February 12, 2019
It’s not what you know, but who you know that gets you in the door, or that moves a social effort forward. Most of us are familiar with this “old saw”—and now, Daniel DellaPosta of Penn State University has proven it true again.
DellaPosta—an assistant professor of Sociology at Penn and an affiliate of the university’s Institute for CyberScience—has found that people who meet and become acquainted with at least one gay person are more likely to later change their minds about same-sex marriage; and become more accepting of gay and lesbian people in general,
According to DellaPosta, sociologists have long proposed that when people establish certain relationships, they may change their attitudes about issues, often referred to as the contact effect. However, prior to this study, the theory had yet to be rigorously tested.
“What I thought we needed in this area was a test of the contact hypothesis that was conservative — perhaps overly conservative—using the most stringent test we could possibly devise,” said DellaPosta.
DellaPosta examined data from the 2006, 2008, and 2010 editions of General Social Survey (GSS), a sociological survey of opinions that Americans hold on a range of issues.
In 2006, about 45% of the people who had a gay or lesbian acquaintance expressed support for same-sex marriage. By 2010, that figure had increased to 61%. In 2006, only 22% of people who did not have a gay or lesbian acquaintance said they approved of same-sex marriage. That number fell to 18% in 2010.
DellaPosta said that the survey data does not reveal exactly when these relationships were established, which makes the test more rigorous.
“By taking people in that 2006 baseline who were acquainted with gay and lesbian people and comparing them with other people who were similar in all visible regards, including their measured attitude toward same-sex marriage and gay and lesbian people at that 2006 baseline, who were not acquainted with gay and lesbian people, you can get a really conservative test of the contact hypothesis,” said DellaPosta, who reported his findings in a recent issue of the journal Socius.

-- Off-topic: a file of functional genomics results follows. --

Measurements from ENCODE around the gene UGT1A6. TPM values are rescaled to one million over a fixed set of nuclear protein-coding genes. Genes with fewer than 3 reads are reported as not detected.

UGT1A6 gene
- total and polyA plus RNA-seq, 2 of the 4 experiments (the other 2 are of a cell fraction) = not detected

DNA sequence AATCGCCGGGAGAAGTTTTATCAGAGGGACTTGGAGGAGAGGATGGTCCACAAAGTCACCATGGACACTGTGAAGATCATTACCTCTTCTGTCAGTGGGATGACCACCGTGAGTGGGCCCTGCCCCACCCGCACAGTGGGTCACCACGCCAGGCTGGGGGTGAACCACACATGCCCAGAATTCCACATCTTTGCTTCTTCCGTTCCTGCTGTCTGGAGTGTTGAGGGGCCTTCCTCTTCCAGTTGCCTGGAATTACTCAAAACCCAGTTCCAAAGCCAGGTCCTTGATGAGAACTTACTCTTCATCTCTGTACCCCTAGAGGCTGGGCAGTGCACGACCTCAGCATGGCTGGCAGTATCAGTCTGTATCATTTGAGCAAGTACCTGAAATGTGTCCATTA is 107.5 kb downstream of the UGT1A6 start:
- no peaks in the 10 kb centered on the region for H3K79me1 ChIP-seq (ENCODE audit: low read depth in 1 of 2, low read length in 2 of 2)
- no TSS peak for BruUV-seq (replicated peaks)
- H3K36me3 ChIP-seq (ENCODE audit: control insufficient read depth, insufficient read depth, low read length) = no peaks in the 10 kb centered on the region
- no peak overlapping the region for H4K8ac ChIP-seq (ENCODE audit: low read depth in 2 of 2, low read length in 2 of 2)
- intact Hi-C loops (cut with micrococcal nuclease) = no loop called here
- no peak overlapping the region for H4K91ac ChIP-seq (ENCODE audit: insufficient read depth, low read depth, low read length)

The findings could shed light on how “coming out” among gay and lesbian people impacts the general acceptance of gay and lesbian people. In the 1973 GSS, just 11% of Americans believed that “homosexuality is not wrong at all.” By 2016, that number had grown to 52%.
Further, DellaPosta suggested that the contact with a gay person does not even need to be especially deep for the contact effect to appear.
“If you have very superficial contact, like just seeing someone from an out group in the grocery store or on the subway, you may focus more on selective behaviors that reinforce your prejudices—like someone dressing, talking or acting in a way that reinforces some negative stereotype of that group,” said DellaPosta.
“But, if you take the next level to mere acquaintanceship—someone whose name you know, someone who, if you saw them on the street, you might stop and chat with them for a moment—the contact effect sets in because when you suddenly have to interact with someone from an out group as an individual, it forces you to reconsider your biases.”
According to DellaPosta, having a closer, deeper bond with a gay or lesbian acquaintance did not result in an even larger shift of attitude toward same-sex marriage. He added that the contact effect actually is larger for people who have a low probability of having a gay or lesbian acquaintance.
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